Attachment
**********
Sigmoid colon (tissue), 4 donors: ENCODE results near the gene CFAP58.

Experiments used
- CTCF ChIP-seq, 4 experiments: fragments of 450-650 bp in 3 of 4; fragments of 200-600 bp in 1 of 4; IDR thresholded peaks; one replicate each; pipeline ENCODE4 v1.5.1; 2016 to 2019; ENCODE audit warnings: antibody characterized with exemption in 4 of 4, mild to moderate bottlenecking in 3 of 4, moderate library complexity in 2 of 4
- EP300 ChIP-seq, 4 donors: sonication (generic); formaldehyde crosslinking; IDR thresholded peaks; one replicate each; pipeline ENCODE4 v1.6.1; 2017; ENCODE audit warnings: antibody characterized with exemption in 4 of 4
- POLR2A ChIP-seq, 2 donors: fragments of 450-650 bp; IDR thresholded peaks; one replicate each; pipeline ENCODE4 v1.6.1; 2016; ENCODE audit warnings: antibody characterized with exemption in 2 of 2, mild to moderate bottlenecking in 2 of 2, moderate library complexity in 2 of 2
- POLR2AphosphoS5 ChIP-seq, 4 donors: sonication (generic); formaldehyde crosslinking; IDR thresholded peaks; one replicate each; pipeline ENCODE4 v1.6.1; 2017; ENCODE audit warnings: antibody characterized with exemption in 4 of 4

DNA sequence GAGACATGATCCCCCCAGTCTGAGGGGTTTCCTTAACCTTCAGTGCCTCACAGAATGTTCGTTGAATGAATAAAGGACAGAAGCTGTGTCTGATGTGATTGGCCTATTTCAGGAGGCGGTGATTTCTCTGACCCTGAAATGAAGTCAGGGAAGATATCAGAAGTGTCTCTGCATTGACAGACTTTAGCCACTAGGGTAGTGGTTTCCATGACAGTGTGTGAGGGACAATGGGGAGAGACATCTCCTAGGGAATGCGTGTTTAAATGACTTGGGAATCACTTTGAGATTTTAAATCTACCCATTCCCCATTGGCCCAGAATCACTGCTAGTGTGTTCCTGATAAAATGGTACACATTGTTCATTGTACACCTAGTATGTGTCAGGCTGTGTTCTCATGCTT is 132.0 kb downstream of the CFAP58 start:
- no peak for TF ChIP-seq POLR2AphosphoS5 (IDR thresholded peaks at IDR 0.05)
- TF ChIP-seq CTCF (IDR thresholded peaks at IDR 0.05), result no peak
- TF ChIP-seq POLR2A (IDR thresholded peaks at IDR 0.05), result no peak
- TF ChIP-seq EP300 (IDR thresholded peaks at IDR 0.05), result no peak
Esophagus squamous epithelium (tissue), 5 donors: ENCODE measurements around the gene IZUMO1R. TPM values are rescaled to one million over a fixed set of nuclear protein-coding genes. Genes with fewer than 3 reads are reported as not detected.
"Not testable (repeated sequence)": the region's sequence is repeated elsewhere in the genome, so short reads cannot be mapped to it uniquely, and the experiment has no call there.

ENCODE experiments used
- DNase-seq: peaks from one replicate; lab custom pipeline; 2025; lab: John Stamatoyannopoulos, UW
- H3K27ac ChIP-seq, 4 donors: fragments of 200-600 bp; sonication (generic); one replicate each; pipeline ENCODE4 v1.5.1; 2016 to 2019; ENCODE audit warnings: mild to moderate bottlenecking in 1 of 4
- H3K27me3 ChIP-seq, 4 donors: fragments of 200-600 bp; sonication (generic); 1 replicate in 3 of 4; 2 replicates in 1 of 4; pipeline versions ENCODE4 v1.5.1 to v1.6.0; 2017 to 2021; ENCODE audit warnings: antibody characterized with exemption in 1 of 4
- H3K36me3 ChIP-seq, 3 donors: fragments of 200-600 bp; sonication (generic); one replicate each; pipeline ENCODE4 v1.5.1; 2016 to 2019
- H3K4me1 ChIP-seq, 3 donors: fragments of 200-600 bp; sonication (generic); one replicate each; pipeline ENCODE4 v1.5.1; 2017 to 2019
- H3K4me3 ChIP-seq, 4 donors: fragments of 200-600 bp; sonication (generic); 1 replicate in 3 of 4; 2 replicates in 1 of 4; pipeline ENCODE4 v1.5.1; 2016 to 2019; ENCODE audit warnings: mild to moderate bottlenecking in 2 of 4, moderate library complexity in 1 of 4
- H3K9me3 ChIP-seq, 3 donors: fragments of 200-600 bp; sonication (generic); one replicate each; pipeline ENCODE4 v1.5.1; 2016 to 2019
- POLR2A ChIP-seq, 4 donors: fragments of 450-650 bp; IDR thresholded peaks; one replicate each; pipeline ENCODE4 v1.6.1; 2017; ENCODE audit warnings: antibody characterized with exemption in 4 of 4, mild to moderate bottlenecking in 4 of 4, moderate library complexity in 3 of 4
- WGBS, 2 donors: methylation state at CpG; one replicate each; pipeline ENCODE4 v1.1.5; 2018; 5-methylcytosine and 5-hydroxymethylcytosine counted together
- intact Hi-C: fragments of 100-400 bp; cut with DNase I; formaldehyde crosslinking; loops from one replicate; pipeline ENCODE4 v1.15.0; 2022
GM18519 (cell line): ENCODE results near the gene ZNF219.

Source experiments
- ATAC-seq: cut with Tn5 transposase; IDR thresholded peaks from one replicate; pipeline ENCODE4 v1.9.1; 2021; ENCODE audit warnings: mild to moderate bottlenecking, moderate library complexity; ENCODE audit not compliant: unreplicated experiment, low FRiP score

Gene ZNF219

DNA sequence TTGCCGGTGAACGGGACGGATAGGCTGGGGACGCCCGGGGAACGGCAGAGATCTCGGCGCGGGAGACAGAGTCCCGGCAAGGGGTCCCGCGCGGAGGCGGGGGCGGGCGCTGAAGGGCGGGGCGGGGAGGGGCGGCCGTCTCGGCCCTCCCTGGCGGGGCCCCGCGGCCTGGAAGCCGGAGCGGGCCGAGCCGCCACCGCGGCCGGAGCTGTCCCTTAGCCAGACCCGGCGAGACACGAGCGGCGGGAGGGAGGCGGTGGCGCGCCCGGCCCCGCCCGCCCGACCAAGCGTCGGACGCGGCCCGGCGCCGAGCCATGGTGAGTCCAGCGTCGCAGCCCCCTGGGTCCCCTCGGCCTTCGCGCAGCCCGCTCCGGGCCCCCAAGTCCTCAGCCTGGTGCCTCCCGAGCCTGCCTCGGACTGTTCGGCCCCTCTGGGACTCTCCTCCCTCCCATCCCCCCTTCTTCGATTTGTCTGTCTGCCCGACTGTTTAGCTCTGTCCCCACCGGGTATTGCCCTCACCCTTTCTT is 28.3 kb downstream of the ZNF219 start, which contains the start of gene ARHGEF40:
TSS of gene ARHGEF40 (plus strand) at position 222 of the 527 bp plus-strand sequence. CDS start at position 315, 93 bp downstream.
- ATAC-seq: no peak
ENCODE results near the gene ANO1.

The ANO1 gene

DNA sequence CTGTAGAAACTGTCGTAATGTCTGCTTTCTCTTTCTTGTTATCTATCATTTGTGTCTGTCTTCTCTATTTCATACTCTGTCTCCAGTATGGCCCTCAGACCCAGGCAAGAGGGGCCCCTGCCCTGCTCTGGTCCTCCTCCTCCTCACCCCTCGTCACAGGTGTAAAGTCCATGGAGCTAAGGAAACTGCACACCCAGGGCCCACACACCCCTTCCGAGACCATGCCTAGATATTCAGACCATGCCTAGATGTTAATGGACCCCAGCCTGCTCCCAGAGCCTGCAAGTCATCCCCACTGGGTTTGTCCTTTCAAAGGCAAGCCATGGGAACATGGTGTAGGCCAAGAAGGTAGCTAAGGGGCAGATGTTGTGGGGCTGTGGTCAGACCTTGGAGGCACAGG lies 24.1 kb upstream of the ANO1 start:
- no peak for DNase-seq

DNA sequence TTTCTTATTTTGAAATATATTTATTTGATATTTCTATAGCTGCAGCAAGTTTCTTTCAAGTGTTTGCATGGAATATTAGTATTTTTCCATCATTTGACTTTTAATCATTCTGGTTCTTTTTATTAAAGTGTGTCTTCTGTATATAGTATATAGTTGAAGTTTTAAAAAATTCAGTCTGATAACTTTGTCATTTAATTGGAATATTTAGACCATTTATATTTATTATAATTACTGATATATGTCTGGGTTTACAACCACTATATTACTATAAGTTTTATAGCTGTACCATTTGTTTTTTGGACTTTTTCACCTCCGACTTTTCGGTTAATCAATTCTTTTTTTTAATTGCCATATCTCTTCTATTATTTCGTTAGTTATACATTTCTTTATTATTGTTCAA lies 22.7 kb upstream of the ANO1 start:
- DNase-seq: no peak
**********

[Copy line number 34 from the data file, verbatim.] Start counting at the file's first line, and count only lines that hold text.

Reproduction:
DNA sequence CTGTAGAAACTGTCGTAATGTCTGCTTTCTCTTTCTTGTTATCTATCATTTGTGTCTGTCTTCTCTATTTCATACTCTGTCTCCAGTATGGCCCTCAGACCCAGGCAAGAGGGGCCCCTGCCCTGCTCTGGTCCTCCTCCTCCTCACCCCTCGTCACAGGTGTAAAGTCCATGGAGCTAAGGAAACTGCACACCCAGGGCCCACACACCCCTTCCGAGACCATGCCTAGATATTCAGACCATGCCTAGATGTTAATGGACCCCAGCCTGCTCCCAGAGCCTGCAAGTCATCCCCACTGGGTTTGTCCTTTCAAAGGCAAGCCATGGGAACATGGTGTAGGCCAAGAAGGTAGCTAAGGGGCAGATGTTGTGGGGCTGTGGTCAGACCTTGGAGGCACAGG lies 24.1 kb upstream of the ANO1 start: